Interview with Bree
Nashville rocker Bree will release her self titled debut album on June 18th, the album was produced by Justin Cortelyou - longtime engineer for iconic producer Bob Ezrin. Bree was recognized with the prestigious honor of RAW Nashville "Musician of the year" solidifying her status as the city´s rocknroll bombshell. Let me introduce you to the All American Girl - Bree.
Hello there, are you excited for your debut album to be released in June?
Bree-It’s something I’ve dreamed about since I was a kid. When I got my promo copy of the CD it was a very emotional moment for me. My heart and soul went into writing those songs and making those recordings.
You´re living in the capital of country music, Nashville. But your songs are raw and classic rocknroll. What are your influences?
Bree-My late Mother was from Odessa, Texas and she turned me on to early Country, especially Patsy Cline. Patsy is my all time favorite vocalist. My Father was in a rock band in Long Beach, California and he exposed me to artists like Humble Pie and The Who. Peter Townsend had a huge impact on me. The opening power chord on Won’t Get Fooled Again is as good as it gets. I was born in 1989 and when I was sixteen I would sneak out of the house to drive two hours to Portland to hear bands like Alkaline Trio, Flogging Molly and Relient K. That era influenced me, too.
Where do you get inspiration for your lyrics?
Bree-Personal experiences and desires. I’m a emotional person and if something past or present moves me I feel the inescapable need to write about it. I’m The Boss, You Can’t Take The Heart Out Of Me, Whisky, Forbidden Fruit and I Hope You’re Smiling are good examples.
You´ve got an upright bassplayer, Mayrk McNeely, which isn´t a common thing in other genres than jazz and rockabilly. Are people surprised to see that you´re not playing 50´s rocknroll?
Bree-Yes – until we walk out on stage and launch into our first song. Then it all makes sense. David and I were in rehearsal working out the arrangement for Forbidden Fruit when we both thought about a rocked out upright bass sound. At first, the idea sounded kind of ridiculous. I’m very influenced by 1950’s rockers like Elvis Presley, Buddy Holly, Eddie Cochran, but I have no desire to live in another era. However, the more we thought about it the more curious we became, especially because David and I both thought this independently and at the exact same time. We met Mayrk the very next night by accident when he performed at the Whiskey Bent Saloon in Nashville (if that’s not fate I don’t know what is). He came down to rehearsal, plugged his upright into an Ampeg SVT and it was as if a brontosaurus was let loose in the room. We knew in the first 30 seconds we were on to something.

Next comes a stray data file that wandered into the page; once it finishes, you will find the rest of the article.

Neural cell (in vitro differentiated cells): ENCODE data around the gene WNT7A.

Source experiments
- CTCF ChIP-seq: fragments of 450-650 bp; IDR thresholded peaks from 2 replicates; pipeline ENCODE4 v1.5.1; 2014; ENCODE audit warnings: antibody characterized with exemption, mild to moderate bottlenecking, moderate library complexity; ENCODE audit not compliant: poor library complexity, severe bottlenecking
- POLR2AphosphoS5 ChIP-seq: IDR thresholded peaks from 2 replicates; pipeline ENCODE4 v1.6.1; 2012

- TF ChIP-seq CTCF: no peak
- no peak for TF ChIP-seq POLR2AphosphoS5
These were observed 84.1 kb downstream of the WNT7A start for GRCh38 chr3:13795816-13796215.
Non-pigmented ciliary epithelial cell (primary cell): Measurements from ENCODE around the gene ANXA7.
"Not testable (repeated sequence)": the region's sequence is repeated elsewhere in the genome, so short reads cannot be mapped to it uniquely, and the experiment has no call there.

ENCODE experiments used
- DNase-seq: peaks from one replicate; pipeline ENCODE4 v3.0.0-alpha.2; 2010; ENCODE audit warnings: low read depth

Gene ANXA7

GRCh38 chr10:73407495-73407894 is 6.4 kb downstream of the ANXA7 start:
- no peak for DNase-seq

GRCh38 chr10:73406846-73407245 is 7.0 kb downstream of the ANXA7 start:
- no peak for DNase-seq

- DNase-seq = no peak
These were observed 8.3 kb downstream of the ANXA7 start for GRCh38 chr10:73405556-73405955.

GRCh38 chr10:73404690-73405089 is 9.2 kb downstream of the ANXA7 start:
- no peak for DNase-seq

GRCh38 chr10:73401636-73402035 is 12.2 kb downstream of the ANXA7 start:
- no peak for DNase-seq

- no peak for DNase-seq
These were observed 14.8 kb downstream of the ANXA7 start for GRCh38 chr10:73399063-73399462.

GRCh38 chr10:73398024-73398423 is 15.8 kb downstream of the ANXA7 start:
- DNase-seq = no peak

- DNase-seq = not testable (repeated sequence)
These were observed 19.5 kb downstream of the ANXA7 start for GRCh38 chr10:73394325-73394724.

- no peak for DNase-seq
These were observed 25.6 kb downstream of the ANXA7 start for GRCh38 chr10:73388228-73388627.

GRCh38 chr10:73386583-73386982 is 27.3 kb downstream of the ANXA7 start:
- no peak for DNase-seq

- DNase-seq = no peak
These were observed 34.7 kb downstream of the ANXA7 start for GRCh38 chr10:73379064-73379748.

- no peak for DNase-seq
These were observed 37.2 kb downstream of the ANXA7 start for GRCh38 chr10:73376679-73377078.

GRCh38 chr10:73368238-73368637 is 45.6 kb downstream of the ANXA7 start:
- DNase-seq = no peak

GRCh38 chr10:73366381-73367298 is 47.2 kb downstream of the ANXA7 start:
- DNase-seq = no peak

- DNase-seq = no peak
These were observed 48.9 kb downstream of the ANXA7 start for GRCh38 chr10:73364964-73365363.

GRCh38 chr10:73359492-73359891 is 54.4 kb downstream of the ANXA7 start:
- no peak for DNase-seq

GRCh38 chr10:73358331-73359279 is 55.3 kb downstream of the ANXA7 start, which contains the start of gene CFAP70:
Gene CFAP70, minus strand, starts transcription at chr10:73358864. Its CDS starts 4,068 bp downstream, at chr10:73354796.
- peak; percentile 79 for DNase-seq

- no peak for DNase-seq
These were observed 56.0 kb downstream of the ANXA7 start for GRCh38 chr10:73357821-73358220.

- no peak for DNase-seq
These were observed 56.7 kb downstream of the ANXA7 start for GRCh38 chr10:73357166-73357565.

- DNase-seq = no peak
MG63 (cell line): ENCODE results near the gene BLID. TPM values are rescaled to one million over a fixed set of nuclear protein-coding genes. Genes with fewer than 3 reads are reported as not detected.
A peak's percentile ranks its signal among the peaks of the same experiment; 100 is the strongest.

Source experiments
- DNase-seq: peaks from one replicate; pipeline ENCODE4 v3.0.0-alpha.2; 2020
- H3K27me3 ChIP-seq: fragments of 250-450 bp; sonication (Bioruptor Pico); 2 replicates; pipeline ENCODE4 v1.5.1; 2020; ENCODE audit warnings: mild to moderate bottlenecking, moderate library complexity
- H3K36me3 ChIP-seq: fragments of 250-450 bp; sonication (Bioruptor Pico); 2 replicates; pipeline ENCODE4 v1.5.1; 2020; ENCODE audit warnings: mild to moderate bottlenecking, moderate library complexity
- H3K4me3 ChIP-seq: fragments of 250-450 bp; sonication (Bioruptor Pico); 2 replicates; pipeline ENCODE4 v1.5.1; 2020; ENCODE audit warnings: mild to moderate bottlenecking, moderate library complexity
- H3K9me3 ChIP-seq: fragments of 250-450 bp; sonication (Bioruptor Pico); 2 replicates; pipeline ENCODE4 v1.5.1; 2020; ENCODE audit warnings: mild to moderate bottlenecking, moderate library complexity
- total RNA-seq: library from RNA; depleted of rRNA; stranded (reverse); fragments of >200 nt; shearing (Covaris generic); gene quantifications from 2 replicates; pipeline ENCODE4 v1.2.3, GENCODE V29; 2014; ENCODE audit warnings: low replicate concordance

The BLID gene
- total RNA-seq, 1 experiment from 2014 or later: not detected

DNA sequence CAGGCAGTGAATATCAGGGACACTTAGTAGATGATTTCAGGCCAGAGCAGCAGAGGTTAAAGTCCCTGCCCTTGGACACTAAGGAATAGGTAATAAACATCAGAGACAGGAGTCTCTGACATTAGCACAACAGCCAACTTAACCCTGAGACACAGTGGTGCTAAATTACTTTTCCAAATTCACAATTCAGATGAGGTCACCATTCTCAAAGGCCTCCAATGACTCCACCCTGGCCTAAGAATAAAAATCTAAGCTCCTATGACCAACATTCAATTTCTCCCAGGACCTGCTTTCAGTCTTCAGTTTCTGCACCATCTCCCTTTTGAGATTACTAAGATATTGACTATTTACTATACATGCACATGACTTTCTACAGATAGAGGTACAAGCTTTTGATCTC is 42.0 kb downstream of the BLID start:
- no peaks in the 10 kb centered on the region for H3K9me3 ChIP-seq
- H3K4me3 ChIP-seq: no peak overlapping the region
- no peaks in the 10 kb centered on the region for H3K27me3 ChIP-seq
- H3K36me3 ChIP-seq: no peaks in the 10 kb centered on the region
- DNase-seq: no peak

I think your music sounds like a mix of 70´s classic rock and powerpop. There´s definitely traces of Joan Jett in there somewhere, do you consider yourself as an artist putting girlpower back into rocknroll?
Bree-70’s rock is one of my influences, so that’s definitely in the mix (love Mick Ronson). And we are melodic like powerpop (melody means everything to me), but we rock much harder. Joan Jett was a pioneer for female rockers. I love her songs and respect her immensely. However, I don’t see my career as unique because I’m a woman. I just happen to be a woman who’s been through some dark stuff and I discovered that rocking out is the best medicine for me.
The engineer for Bob Ezrin, Justin Cortelyou, produced your debut album. How come you got hooked up with the renowned sound engineer Justin Cortelyou?
Bree-I met Bob’s attorney, Sander Shalinsky, at a New Year’s Eve party in Toronto. I ended up playing some of my songs on acoustic guitar for Sander and his family on his yacht. When we got back to Nashville we felt we were ready to record some songs. David called Sander and asked if Bob would come to one of our rehearsals. No harm in asking, right? Next thing I know Bob and Justin walk in to our rehearsal studio. Bob liked us, but Justin was positively jumping out of his skin and told David he wanted to record us. Between January 2012 and January 2013, Justin pulled us into various Nashville studios when he was between sessions with Bob. I just ran into Bob while shopping at Whole Foods and gave him a copy of the CD. He was very sweet and it was great to see him again.